My son learns things sort of backwards. He accomplishes the hardest thing first and then works back to the easiest thing. For example, he learned to spell words first, then to sight read them, and is still working to learn how to sound out letters to read words. Which is backwards to how most kids learn it (sounding out the words, then read them, then spelling). At 22 months my son only had about 5-10 words, by 25 months he had 50-100. His explosion came around 24-25 months.
Here is a list of the 18-23 month milestones for speech

Enjoys being read to.
Follows simple commands without gestures.
Points to simple body parts such as "nose."
Understands simple verbs such as "eat," "sleep."
Correctly pronounces most vowels and n, m, p, h, especially in the beginning of syllables and short words. Also begins to use other speech sounds.
Says 8 to 10 words (pronunciation may still be unclear).
Asks for common foods by name.
Makes animal sounds such as "moo."
Starting to combine words such as "more milk."
Begins to use pronouns such as "mine."

Not all kids will exhibit these some of these signs, but having 10 word vocabulary is well within the milestone for her age group and if she's building on that vocabulary she is progressing. Also remember that just becuase YOU may not be able to distinguish the word or the word is not clear, that doesn't mean its not a word. Thus, if she uses syllables to represent the same object/item over and over (like ba for ball or bottle) that is a word. Even at 22 months, children can have problems with pronuciation like leaving out vowels or dropping consonents, which can make it very difficult to distinguish some words they are using.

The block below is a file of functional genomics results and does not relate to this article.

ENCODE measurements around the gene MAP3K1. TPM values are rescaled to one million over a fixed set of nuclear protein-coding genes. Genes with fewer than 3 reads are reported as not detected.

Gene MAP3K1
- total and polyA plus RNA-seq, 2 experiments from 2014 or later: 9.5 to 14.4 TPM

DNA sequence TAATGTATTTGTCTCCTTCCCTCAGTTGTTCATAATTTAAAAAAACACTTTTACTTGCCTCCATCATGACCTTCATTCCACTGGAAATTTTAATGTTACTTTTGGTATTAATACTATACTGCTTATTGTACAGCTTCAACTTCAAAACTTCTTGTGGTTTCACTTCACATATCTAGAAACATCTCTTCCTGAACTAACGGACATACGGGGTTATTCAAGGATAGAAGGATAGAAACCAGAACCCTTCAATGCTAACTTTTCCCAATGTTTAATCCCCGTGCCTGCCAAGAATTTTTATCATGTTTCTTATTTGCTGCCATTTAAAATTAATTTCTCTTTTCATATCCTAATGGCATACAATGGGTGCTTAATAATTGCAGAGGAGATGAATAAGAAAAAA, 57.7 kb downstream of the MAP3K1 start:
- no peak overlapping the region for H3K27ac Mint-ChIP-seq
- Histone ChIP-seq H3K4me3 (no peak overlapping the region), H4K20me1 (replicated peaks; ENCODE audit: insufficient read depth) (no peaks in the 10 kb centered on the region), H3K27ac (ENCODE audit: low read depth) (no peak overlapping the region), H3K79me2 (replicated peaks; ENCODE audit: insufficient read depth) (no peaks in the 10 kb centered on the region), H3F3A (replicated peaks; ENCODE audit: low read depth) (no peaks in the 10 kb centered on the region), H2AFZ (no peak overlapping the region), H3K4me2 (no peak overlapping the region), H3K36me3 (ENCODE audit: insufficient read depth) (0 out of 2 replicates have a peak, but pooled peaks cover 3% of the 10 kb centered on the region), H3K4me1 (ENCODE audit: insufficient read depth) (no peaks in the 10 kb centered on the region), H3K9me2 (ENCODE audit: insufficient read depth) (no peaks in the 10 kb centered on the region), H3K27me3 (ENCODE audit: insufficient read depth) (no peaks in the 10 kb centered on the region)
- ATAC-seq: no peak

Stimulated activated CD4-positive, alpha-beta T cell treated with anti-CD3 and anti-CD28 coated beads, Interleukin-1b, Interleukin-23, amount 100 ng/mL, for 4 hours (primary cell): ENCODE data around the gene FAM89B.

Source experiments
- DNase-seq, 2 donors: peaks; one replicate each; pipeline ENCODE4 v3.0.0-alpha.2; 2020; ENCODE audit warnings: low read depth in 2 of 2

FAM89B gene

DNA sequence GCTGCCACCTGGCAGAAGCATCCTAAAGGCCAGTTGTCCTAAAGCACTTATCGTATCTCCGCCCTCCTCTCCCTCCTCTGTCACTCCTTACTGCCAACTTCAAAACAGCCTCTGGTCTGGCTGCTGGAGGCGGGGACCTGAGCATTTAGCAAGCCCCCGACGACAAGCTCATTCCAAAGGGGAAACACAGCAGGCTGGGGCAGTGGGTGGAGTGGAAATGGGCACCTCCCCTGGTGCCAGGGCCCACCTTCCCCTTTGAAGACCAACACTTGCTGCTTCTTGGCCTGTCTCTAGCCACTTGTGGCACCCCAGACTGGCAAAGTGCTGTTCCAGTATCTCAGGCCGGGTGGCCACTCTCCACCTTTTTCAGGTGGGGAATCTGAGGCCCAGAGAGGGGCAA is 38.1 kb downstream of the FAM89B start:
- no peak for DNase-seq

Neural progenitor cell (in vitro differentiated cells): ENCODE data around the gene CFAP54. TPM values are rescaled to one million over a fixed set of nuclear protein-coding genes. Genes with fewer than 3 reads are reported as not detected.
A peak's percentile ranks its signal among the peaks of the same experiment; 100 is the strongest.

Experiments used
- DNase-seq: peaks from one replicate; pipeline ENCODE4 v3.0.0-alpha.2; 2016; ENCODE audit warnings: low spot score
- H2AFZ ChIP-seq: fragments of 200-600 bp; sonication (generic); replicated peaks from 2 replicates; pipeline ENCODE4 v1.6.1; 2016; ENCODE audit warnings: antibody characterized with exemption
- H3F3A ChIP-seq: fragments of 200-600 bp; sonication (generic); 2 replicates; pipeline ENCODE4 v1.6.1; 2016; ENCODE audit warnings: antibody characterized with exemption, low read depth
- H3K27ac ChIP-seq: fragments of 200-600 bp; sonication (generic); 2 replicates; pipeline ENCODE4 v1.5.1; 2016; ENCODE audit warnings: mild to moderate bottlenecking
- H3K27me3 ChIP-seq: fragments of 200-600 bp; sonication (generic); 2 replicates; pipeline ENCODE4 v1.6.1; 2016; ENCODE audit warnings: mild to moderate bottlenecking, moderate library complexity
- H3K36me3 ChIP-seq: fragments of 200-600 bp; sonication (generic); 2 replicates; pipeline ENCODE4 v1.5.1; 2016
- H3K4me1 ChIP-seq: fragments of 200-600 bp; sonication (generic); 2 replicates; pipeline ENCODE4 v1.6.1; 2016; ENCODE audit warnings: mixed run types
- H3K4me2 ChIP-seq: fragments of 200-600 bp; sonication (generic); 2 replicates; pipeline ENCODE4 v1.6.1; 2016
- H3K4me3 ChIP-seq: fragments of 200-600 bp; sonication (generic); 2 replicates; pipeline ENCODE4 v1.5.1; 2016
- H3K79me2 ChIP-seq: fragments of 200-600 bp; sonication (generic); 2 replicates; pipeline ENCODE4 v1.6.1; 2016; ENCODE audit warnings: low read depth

My oldest child did not like to be read to, he instead would chose to take the book off and go through it himself (many people will contribute this to higher intelligence and independance). My younger child does this to some extent. Even now, my oldest son does like to be read to, but usually prefers to recite things back to me, or get involved in telling the story in any way.